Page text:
Business Bulletin: How to avoid ID theft at school

Business Bulletin: How to avoid ID theft at school

July 25th, 2019 by Jim Winsett in Business Around the Region

Jim Winsett of the BBB.

Jim Winsett of the BBB. ...

Photo by Contributed Photo /Times Free Press.

Q. What advice can BBB provide to help protect our children from ID theft at school and also for student aid and scholarship applications?

A. In just a few short weeks, school bells will ring announcing the start of another school year. For many parents, that means forms, forms, and more forms -— applications for scholarships, sports teams, scouts and the list goes on.

Need-to-know basis

As you get started, consider how much of your child's information you're sharing and how to protect it. You have some protection under the Federal Education Rights and Privacy Act, which requires schools to notify parents and guardians about their school directory policy. It also allows parents to opt-out of the release of directory information to third parties.

Safeguard your children's Social Security numbers by not carrying their cards with you and asking the school if they really need them for their records. If the school insists, ask why they need them, and how they will protect them.

After the year begins, you may no longer need certain forms; shred them using a cross-cut shredder.

If you have college students, consider giving them shredders of their own to destroy pre-approved credit card offers or other pieces of mail that could be used for identity theft.

Be social, but be careful

If your children have cell phones, other mobile devices or regular access to social media sites, have a heart-to-heart talk about what they should and shouldn't share. Full names, addresses, and birth dates can be vulnerability points if exposed to social media. Become familiar with GPS services on mobile devices and consider monitoring your child's online activity to stay alert to any cyberbullying.

Lock it up

To take additional precautions in protecting your child's information, some states will allow you to freeze an individual credit record. Credit reporting agencies will create and freeze a minor's credit record upon the request of a parent or minor, in order to prevent a thief from opening any lines of credit or accounts in the child's name. The only way it can be opened is if the parent or guardian requests it, or the child turns 16. Check with your state attorney general's office for more information.

Report it

Have a good start to the new school year with a little peace of mind. If your child's information is used for identity theft, report it immediately to law enforcement and visit identitytheft.gov for a complete plan on how to recover it. Then report it to www.bbb.org/scamtracker .

Advice on student scholarships

Who can't use some extra money especially when you are sending a child to college? Planning for college can be a stressful situation and it makes one vulnerable. When vulnerable situations exist; there are fraudsters waiting to take advantage.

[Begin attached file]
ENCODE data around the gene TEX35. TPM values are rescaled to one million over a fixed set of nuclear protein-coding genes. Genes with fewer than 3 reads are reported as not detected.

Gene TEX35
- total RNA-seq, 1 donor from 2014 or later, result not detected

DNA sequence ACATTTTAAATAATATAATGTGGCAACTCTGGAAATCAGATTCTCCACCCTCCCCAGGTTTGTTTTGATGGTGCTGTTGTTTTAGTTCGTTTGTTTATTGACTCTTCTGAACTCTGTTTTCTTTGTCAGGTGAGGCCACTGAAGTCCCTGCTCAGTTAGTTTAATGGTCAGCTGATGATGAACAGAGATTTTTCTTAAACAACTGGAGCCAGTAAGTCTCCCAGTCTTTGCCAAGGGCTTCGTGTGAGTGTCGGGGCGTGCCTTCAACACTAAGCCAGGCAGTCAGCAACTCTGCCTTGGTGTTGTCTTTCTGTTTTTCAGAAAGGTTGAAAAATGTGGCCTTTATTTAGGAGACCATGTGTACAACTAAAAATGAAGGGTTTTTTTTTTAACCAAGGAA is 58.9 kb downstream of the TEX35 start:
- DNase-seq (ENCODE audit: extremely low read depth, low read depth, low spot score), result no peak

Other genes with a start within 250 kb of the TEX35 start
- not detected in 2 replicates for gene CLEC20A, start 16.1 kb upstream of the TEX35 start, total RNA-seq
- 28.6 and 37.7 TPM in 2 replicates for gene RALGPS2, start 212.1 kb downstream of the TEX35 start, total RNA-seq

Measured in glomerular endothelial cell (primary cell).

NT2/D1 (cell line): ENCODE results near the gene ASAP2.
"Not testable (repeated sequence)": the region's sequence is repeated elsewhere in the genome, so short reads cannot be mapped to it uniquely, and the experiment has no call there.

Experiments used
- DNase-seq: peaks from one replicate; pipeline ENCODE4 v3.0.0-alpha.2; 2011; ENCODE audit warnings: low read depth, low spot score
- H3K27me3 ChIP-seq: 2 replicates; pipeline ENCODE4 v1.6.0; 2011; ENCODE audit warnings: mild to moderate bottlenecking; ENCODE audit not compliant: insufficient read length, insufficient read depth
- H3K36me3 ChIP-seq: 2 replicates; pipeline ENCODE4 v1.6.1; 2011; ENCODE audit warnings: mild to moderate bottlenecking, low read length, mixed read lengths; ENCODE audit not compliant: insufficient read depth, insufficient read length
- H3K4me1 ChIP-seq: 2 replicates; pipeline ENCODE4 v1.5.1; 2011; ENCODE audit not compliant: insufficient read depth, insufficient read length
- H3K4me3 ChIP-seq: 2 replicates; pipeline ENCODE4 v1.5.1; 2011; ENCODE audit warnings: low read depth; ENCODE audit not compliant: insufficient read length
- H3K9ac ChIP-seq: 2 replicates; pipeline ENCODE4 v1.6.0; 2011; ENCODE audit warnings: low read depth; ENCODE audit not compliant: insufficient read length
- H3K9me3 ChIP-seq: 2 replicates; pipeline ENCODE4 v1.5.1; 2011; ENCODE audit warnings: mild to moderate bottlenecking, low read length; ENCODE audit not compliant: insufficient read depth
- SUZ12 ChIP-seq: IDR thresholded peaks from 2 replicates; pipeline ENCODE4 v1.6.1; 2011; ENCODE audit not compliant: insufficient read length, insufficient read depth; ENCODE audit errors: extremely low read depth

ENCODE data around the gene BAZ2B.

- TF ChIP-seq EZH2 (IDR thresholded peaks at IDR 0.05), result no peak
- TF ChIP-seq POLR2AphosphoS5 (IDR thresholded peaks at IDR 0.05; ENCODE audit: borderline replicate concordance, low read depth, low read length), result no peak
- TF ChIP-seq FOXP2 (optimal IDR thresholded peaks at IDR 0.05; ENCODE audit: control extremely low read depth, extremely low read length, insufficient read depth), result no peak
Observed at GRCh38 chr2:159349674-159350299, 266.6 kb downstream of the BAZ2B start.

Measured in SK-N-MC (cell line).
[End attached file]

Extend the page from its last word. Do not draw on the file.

While there are legitimate companies and organizations that can help you navigate the often confusing processes to secure grants and other aid, one immediate red flag that you are dealing with a scam is a guarantee or promise that you will get the money.

Some scam artists advertise "free grants" and lure users to contact them for more information. Others will cold call, asking basic questions to see if you qualify for a grant and then ask for your banking information so they can collect a one-time processing fee and directly deposit your money.

With scholarship and financial aid scams, some companies will claim to have programs guaranteeing a financial package and promise they'll handle the paperwork for a fee. But remember, applying for scholarships is generally free.

In the U.S., the Free Application for Federal Student Aid (FAFSA) is the only application that determines eligibility for all federal programs and you can complete and submit it at no expense.

What to watch for

Read and listen for these red flag messages:

» The scholarship is guaranteed. If you don't get it, you'll get your money back.

» You can't get this information anywhere else.

» We need your credit card number or bank information to hold the scholarship.

» You pay a processing fee for us to do all the work.

» You have to spend money to get money.

» You've been selected to receive a scholarship (that you never applied for).

Protect yourself

Never give your bank account information or credit card to anyone you don't know. Once a scammer has this information, they can steal your money. Be sure that you don't share it unless you are familiar with the company and know why they need the information.

Don't pay money for free government grants. Government agencies won't charge you fees for grants you have already been awarded or for information. The only official list of all U.S. federal grant-making agencies is www.grants.gov.

Check for look-alikes. A caller may say he is from the "Federal Grants Administration" – which doesn't exist. Be sure to do your research and see if an agency or organization actually exists. Research contact info on your own and call them to be sure the person you've heard from is legitimate.

Don't rely on caller ID. New technology lets scam artists disguise their phone numbers and appear to be calling from an agency in Washington, DC. Don't fall for it!

Visit, www.studentaid.edu.gov/sa, the U.S. Department of Education's site for free information on scholarships for education beyond high school. You can complete the FAFSA at www.fafsa.gov and learn about filing options at www.fafsa.ed.gov/options or by calling 1-800-4-FED-AID.

Jim Winsett is president of the Better Business Bureau in Chattanooga.


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